Sara Codair © 2018
All Rights Reserved
“They don’t like the sunlight, but that doesn’t mean they won’t venture out in it. Demons aren’t like Stoker’s vampires or anything else you read about in civilian novels. Even the Bible isn’t accurate when describing the denizens of Heaven and Hell.”
-A letter from Gertrude Bearclaw to Genevieve Evanstar, 21 Jan 1921, archived in the Vault under St. Patrick’s Church in South Portland, Maine
The cold March air burned my lungs and my legs itched as I sprinted by boarded-up beach houses. Mel may have turned our warm-up into a race, but she was not going to win it. Grinning, I ran harder in an attempt to close the space between us. Despite my efforts, her footsteps grew softer and the ones behind me grew louder.
I glanced over my shoulder. The man behind me was closer. Steam rose from his pale nose as it peeked out from under the black hoodie. I shuddered. It wasn’t unusual to see another runner follow us around two turns, but this one had followed me around five.
I sucked in the icy air as I crossed a bridge. The metal grates groaned under our feet. Water rushed below, blanketing brown muck with blue, breathing color and life into the field of dead marsh grass. Mel was so far down the winding road I could barely make out her short, muscular form.
I glanced at my phone. It was dead. Mel was too far ahead to hear me yell, and there was no one else around. I wasn’t exactly defenseless, but I was tired and hadn’t been in a real fight in almost two years.
Still, a small deplorable part of me hoped the man would catch up and he’d want to hurt me. I imagined myself ducking as he reached out to grab me. I’d jam my elbow up into his stomach and crush his face with my knee. I almost heard his jawbone crack, saw the shock in his eyes, and felt the pure bliss of adrenaline coursing through my body. I’d win. He’d end up hospitalized or worse, in the morgue. The last time I was forced to defend myself against someone who wanted to hurt me, Mel had to pull me off his unconscious body. The ghost of the rage, the rush and the guilt made my stomach churn.
I was a monster.
I couldn’t let this man catch up to me. It was too dangerous for him.
My calves cramped. My side felt like a knife was jabbing into it. Mel vanished around a bend. I growled. She was shorter than me and worked out more, but she was my cousin—the daughter of my late father’s twin sister—not some kind of professional athlete. If she could go that fast, then so could I. A few seconds later, I rounded the same bend. Our finish line, the gate for Foster Park, came into sight.
Picking up more speed, I closed the distance between me and the run-down guard shack. Mel got to it first and jogged in place, facing me until I arrived. I glanced over my shoulder and didn’t see the man. Relieved, I nearly toppled over, gasping for air with my hands on my knees.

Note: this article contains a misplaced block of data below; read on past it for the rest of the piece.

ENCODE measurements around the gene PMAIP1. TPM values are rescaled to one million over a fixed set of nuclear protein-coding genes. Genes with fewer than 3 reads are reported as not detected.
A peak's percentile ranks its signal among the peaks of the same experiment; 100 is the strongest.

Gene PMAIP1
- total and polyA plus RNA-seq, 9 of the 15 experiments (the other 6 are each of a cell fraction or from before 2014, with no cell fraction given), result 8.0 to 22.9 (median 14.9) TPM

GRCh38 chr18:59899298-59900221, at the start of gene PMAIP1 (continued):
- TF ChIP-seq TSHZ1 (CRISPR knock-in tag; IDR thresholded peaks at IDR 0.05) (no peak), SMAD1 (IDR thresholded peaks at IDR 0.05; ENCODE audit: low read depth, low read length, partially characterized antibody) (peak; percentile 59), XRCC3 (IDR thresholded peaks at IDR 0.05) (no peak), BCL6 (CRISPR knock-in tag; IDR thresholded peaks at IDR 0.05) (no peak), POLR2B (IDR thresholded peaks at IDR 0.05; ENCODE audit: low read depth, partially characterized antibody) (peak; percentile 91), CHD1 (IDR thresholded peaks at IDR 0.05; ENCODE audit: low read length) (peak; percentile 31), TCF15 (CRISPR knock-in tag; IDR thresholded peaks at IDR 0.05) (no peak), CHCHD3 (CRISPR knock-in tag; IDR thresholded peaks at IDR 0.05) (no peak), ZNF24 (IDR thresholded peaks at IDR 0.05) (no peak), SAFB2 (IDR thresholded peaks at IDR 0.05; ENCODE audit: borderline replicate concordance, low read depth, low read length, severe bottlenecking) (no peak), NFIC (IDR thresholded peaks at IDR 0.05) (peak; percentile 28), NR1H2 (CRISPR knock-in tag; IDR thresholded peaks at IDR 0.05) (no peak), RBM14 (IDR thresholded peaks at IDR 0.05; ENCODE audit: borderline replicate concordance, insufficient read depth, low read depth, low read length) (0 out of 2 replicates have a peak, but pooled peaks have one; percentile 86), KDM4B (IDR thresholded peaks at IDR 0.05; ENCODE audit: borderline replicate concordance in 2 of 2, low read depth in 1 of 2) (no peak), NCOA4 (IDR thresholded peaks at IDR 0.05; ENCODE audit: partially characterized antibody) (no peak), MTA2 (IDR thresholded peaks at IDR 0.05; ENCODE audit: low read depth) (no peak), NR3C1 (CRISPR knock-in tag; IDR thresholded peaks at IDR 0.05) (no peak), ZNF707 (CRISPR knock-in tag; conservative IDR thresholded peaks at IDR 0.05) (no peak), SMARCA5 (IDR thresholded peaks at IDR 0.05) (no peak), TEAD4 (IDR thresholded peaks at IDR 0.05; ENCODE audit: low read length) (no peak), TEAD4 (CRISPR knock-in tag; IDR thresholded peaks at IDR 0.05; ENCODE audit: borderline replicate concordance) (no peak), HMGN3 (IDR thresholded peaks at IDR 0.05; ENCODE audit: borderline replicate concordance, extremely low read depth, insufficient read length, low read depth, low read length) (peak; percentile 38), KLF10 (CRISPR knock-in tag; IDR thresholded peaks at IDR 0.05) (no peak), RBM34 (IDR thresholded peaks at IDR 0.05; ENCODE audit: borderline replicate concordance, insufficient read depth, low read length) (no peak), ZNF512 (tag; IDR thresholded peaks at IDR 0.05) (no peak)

“Erin, you need to cool down before you stop.” Mel wasn’t even out of breath, and she had a smug smile on her perfect pink lips. I didn’t see a drop of sweat on her face. Her gray spandex was dry; mine had soaked through my base layer to my baggy T-shirt.
I stood up straight, filling my aching lungs with big gulps of air as I looked around again. An iridescent blackbird leaped from a leafless maple with its wings slowly flapping as it flew across the path in front of us, but the man was nowhere in sight. “What was our time?”
“I didn’t have my timer on.” Mel walked down the dirt road.
“I really want to know how fast I went.” Every part of my body throbbed as I moved. The bare birch branches around us were filled with warbling blackbirds; their screeches needled my eardrums.
“Not fast enough,” snapped Mel. Her voice hurt more than the birds.
“You can do better. How is school going?”
“Mel, I don’t think I have ever run that fast in my life.”
“How is school going?”
I glared at her.
“How is school going?” she asked for the third time.
Shivering, I scratched my neck. “My teachers are determined to dispel the myth that senior year is easy by piling on hours and hours of homework. It takes forever without ADHD meds.”
Mel frowned. “You thinking of going back on them?”
“We’ll see how I do on my English test tomorrow. I don’t want any of my college acceptances getting revoked.”
“What does your mom think?” Mel’s frown made deep crevices in her usually smooth forehead.
“Mom and the doctors want me to try a different kind. I think they forgot I took that in middle school and it made me equally sick.”
“Both drugs stop your dreams,” muttered Mel, staring at the gravel.
“And how is that a bad thing?”
Heavy silence hung between us as we approached our Jeeps. Hers was an orange Wrangler with a soft top, a spotless paint job, and a lift kit. My ancient Cherokee resembled the offspring of hers and a station wagon, pockmarked with battle scars from shopping carts and telephone poles. She opened her door, took out two water bottles, and handed one to me. “Are you still dreaming every night?”
“Yeah.” I drank half my bottle in one long gulp.
“Did you try my suggestion?”
The Thursday before, Mel had told me to try focusing on one thing before I went to bed, so instead of dreaming of burning cities, gory battles, and apocalyptic storms, I would only dream about that one—hopefully more pleasant—thing.